The right of citizens to live their private lives without interference from the state seems to be beyond the ken of the police. 

The surveillance of Catt as a domestic extremist is just the tip of the iceberg of secret police monitoring of UK citizens opposed to the political status quo.

According the Guardian, he is one of thousands of law-abiding anti-establishment campaigners whose names are filed on the database of domestic extremists.

However, the database represents only one aspect of police surveillance.

For decades Britain’s secret police have infiltrated lawful protest groups and demonstrations. Spooks have been embedded for years in radical groups, reporting back to police HQ on the groups’ activities and sometimes allegedly inciting them to take illegal action. Some spooks have even formed sexual relationships with protesters in order to substantiate their bona fide commitment to the aims of the protest movements.

The War on Terror launched by US President George W. Bush after the terrorist attack on New York in September 2001 led to a massive expansion of secret police surveillance in the west. UK Prime Minister, Anthony Blair, Bush’s close ally, gave the go-ahead for a massive recruitment of secret police officers, particularly for MI5 (domestic counter-espionage) and MI6 (British espionage overseas) operations.

As far as one can gather – obviously no hard information about covert activities is made public – Britain is awash with secret agents spying not only on foreigners but also on law-abiding British citizens.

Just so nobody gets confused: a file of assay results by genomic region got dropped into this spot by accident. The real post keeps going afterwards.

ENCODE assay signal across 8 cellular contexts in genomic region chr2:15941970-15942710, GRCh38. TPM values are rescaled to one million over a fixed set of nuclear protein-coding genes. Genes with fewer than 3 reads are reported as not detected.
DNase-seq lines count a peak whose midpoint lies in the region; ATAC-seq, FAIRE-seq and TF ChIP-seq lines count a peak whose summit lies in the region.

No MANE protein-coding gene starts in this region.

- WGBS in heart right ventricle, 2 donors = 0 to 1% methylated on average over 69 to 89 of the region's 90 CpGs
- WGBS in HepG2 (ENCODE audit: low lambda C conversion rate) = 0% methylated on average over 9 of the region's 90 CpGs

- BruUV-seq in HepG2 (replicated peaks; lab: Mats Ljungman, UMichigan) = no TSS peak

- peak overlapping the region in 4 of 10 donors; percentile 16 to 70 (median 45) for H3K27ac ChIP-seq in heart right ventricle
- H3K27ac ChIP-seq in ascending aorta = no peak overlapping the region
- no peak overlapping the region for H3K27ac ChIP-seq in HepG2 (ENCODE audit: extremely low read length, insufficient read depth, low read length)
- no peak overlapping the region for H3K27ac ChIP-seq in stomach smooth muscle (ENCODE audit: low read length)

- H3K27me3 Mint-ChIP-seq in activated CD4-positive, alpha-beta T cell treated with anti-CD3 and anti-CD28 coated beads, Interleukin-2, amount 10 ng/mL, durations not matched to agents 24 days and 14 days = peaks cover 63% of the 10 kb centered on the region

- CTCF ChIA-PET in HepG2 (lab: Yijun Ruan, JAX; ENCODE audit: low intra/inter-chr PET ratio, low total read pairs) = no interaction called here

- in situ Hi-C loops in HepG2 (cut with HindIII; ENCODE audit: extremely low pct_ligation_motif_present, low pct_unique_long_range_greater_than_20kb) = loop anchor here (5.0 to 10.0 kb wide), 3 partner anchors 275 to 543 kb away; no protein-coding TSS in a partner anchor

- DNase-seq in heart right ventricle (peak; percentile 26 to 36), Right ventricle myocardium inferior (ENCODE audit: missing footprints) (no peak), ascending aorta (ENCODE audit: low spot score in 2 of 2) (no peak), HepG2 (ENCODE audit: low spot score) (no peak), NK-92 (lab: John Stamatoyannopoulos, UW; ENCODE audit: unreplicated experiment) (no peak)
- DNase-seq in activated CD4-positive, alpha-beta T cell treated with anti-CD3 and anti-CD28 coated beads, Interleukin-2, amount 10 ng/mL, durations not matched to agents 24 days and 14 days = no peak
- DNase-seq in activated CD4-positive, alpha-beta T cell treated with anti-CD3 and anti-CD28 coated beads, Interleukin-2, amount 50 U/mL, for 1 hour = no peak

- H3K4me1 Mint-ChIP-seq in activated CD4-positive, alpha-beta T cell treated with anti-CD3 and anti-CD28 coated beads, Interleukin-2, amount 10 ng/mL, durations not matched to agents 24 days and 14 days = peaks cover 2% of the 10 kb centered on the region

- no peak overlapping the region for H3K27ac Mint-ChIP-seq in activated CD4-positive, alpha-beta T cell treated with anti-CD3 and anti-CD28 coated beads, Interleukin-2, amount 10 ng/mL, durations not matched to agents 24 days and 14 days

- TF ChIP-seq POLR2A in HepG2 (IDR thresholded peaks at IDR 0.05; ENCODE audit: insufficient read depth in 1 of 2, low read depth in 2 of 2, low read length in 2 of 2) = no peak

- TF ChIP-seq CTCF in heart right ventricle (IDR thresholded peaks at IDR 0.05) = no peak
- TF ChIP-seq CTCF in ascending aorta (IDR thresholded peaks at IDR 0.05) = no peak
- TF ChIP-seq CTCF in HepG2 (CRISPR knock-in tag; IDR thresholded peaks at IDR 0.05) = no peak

We have yet to hear a police chief anywhere speak up in favour of free speech or the right to protest.

In the western media we hear a lot about the Russian KGB, the East German Stasi, the Israeli Mossad, etc. About our own secret police there is generally a deafening silence. And, in any case, there is one golden rule that is never broken: covert western intelligence agents  – aka, secret police – are never ever referred to by the press as secret police.  It is other states – generally those regarded by our rulers as being hostile to the west – that have secret police. We ourselves have patriotic under-cover crime-busting sleuths. 

What, in any case, is an “extremist”?

This is the conventional syllogism:

“An extremist is someone whose opinions differ radically from mine.

My views are eminently reasonable and balanced.

Your views are irrational, unfounded and over the top.

You, therefore, are indisputably an extremist.”


 You might perhaps care to view some of our earlier posts.  For instance:

1. Why? or How? That is the question (3 Jan 2012)

2. Partitocracy v. Democracy (20 July 2012)

3. The shoddiest possible goods at the highest possible prices (2 Feb 2012)

4. Capitalism in practice  (4 July 2012) 

5.Ladder  (21 June 2012)

 6. A tale of two cities (1)  (6 June 2012)

 7. A tale of two cities (2)  (7 June 2012)

 8. Where’s the beef? Ontology and tinned meat (31 Jan 2012)

Every so often we shall change this sample of previously published posts.